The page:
Narcissism Is Rife Among Millennials, Social Media, But That's Not Always A Bad Thing

Social Media Narcissism
Not all social media narcissism is a bad thing. YouTube/Screenshot

There are very few of us left in today’s social media-saturated environment who can say that we’re able to scroll through our Facebook or Instagram feeds and not see a selfie. The term became official when it was inducted into the Oxford English Dictionary in 2013, and cemented itself in pop-culture with the song, appropriately titled, “Selfie.” But, for the most part, it’s still associated with either insecurity or narcissism — two types of people who need attention.

While people with insecurity tend to get empathy, narcissists tend to get the cold shoulder. After all, who wants to deal with a person whose only concern is themselves? Indeed, this is the mindset of most people who aren’t narcissists — and probably even those who are. But not all narcissism is bad, at least, when you look at the bigger picture.

As the people over at BrainCraft show in their video below, social media narcissism (the selfie) has improved the lives of millennials all over the world. As much as 30 percent of all millennials have taken selfies at some point, and there are 17 million selfies uploaded to social media in the UK every week. With so many selfies being uploaded, it’s safe to say millennials are a bunch of narcissists, but they’re also more self-aware. Their social circles are wider, and they go for what they want far more often.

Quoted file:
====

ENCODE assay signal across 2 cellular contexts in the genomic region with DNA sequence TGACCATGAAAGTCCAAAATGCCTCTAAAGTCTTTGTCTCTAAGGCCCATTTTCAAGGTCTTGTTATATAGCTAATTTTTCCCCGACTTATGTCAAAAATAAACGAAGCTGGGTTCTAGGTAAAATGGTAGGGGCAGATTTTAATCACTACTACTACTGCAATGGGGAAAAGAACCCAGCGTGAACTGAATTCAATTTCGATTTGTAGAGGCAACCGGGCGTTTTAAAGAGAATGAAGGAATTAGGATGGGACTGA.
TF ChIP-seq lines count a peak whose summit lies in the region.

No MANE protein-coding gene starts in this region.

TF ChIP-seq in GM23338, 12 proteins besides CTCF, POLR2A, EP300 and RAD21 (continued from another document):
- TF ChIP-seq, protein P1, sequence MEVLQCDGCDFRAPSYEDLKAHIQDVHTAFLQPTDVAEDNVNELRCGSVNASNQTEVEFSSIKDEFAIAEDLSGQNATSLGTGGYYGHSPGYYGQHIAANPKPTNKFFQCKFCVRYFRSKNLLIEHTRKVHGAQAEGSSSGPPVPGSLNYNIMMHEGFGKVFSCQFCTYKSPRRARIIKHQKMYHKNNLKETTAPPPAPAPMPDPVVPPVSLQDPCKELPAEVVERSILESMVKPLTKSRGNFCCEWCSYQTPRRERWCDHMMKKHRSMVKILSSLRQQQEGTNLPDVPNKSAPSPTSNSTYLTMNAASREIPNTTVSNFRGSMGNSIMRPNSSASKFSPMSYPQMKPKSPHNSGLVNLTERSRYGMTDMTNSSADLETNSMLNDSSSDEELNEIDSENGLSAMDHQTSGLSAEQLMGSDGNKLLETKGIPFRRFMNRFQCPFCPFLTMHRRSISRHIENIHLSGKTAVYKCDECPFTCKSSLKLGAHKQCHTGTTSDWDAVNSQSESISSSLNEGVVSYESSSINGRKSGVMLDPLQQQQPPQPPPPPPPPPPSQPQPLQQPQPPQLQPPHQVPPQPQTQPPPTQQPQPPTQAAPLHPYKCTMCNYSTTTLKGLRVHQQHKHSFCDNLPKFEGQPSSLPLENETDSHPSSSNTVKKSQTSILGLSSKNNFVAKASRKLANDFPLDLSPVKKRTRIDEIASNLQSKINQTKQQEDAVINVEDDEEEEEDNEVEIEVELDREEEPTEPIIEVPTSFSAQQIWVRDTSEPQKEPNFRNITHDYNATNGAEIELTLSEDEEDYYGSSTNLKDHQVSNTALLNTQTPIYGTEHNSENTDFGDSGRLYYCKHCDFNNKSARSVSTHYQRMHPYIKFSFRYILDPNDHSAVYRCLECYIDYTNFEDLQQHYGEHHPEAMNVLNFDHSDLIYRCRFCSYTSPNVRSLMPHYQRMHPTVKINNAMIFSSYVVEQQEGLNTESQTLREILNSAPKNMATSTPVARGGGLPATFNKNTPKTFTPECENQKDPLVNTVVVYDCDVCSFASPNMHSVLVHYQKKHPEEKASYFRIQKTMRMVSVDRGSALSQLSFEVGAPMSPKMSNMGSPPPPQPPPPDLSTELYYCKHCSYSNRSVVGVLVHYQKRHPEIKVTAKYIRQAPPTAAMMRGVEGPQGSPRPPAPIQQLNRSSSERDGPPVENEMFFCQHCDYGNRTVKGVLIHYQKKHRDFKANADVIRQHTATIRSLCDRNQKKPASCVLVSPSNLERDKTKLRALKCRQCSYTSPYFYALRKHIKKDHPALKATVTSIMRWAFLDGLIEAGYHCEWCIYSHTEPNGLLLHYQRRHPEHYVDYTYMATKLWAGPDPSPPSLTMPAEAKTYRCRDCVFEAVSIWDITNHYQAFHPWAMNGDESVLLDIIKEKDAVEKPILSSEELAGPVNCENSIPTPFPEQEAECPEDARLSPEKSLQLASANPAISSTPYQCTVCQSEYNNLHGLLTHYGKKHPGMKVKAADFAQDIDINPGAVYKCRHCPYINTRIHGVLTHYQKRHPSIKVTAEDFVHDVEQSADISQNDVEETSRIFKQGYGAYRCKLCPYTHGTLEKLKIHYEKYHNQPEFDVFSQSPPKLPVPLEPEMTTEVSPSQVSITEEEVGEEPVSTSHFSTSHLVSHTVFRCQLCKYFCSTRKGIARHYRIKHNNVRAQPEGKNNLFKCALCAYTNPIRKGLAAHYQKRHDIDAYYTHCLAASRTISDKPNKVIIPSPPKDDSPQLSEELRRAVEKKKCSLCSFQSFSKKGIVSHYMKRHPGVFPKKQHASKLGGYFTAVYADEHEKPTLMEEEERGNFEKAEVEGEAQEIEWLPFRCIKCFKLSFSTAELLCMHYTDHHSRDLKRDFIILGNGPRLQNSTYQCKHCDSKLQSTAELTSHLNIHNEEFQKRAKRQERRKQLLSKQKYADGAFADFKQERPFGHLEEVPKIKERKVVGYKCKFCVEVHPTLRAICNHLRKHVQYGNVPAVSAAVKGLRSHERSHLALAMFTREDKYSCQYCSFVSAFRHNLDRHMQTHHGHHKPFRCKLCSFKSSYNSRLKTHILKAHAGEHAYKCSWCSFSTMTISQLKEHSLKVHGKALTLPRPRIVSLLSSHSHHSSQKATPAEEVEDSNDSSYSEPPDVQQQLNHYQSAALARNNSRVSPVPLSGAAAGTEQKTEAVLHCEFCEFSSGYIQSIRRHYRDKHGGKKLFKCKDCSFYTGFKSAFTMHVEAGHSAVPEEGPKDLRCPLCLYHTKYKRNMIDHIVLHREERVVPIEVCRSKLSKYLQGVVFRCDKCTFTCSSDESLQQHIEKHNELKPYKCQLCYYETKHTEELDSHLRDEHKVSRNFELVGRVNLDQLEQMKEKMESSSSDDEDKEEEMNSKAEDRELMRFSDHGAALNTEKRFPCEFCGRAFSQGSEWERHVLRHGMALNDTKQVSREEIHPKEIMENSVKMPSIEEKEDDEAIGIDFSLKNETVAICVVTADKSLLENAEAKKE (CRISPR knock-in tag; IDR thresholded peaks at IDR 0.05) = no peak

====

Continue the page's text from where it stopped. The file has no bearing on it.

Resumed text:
The best thing about all this narcissism is that it doesn’t necessarily equate to full-blown “I love myself.” That’s known as narcissistic personality disorder, and it is way harder to be diagnosed with, probably because it’s just hard loving yourself that much. 

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